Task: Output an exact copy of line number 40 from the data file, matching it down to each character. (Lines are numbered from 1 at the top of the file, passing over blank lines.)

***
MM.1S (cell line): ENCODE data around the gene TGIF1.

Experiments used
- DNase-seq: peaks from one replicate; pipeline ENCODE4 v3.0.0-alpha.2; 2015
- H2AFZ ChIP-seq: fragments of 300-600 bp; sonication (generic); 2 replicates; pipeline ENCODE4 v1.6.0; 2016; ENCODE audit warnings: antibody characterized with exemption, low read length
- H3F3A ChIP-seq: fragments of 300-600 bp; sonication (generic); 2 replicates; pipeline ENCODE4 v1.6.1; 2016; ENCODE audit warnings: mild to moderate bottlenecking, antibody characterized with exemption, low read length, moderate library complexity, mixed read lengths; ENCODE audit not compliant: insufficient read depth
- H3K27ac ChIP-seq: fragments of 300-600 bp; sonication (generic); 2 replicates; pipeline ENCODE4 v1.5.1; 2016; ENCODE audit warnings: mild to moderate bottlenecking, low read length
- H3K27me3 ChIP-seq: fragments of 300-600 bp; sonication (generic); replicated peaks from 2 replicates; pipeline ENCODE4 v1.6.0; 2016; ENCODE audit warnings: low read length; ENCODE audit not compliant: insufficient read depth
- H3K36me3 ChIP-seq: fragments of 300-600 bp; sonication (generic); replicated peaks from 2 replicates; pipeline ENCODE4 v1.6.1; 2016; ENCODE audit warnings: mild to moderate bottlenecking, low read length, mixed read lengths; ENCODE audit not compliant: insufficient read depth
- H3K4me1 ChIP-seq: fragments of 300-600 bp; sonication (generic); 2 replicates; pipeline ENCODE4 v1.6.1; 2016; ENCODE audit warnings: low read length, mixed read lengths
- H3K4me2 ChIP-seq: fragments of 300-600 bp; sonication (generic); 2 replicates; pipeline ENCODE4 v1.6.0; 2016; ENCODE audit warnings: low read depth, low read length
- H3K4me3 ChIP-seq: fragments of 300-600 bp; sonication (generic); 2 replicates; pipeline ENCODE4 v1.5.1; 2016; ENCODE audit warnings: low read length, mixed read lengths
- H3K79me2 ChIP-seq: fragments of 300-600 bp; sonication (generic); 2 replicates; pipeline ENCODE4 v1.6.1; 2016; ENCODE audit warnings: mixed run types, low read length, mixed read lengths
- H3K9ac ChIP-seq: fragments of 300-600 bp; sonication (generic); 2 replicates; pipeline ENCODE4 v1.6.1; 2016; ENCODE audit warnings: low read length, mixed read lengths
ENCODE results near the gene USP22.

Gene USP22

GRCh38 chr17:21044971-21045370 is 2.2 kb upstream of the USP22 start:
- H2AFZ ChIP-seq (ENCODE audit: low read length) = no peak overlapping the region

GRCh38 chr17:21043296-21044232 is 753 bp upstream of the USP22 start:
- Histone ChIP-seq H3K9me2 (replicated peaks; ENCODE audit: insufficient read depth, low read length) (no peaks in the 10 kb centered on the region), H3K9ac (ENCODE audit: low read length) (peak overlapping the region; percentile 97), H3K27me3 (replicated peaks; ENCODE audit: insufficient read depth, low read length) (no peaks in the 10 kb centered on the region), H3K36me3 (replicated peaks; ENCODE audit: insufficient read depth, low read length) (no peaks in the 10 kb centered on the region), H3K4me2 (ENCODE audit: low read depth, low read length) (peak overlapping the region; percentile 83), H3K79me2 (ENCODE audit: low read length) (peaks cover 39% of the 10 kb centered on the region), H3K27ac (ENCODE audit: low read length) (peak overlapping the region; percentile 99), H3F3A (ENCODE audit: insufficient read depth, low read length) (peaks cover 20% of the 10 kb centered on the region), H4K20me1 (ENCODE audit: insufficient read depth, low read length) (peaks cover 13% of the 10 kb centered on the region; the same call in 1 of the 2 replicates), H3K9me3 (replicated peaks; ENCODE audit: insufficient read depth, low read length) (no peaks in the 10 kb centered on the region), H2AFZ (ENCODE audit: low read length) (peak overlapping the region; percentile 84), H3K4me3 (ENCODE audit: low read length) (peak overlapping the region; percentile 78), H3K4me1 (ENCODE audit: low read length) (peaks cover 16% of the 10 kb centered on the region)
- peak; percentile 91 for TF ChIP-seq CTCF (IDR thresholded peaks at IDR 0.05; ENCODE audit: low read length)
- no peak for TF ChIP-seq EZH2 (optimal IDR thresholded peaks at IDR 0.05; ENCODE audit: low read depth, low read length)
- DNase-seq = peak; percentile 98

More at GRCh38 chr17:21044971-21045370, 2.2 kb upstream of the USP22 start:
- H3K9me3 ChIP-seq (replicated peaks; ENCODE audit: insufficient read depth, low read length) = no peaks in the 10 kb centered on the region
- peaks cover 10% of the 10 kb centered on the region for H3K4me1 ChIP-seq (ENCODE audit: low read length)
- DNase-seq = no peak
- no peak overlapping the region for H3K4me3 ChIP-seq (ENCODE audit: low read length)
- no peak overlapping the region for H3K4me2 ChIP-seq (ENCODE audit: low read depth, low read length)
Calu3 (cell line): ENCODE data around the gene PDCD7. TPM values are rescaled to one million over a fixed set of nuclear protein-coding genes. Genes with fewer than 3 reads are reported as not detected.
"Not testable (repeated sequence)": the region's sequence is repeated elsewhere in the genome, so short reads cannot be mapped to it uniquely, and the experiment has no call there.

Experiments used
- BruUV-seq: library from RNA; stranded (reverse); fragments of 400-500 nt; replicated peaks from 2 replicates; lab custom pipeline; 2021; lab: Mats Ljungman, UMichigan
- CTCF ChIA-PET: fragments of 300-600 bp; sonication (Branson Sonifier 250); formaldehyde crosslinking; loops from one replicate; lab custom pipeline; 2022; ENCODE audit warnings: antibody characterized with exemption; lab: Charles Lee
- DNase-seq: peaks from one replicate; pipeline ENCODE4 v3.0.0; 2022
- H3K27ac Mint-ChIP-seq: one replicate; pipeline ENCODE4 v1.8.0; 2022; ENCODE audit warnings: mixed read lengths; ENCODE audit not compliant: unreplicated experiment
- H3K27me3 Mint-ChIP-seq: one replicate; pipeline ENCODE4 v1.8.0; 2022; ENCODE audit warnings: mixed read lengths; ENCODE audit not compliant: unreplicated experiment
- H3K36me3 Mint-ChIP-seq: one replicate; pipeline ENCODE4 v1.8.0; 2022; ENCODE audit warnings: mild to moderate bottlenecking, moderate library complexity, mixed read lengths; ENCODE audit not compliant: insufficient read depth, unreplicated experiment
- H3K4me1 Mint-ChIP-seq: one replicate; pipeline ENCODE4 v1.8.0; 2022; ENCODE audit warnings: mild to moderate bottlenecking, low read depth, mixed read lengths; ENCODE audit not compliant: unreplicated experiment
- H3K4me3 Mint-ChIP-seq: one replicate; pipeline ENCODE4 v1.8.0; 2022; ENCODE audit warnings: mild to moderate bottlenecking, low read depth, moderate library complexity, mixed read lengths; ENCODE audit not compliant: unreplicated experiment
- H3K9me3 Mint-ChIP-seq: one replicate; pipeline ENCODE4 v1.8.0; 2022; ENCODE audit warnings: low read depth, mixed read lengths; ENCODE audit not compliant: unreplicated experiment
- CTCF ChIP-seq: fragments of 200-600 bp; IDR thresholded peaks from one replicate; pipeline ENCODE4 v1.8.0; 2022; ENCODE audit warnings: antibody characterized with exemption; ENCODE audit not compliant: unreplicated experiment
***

- H3K9me3 Mint-ChIP-seq: one replicate; pipeline ENCODE4 v1.8.0; 2022; ENCODE audit warnings: low read depth, mixed read lengths; ENCODE audit not compliant: unreplicated experiment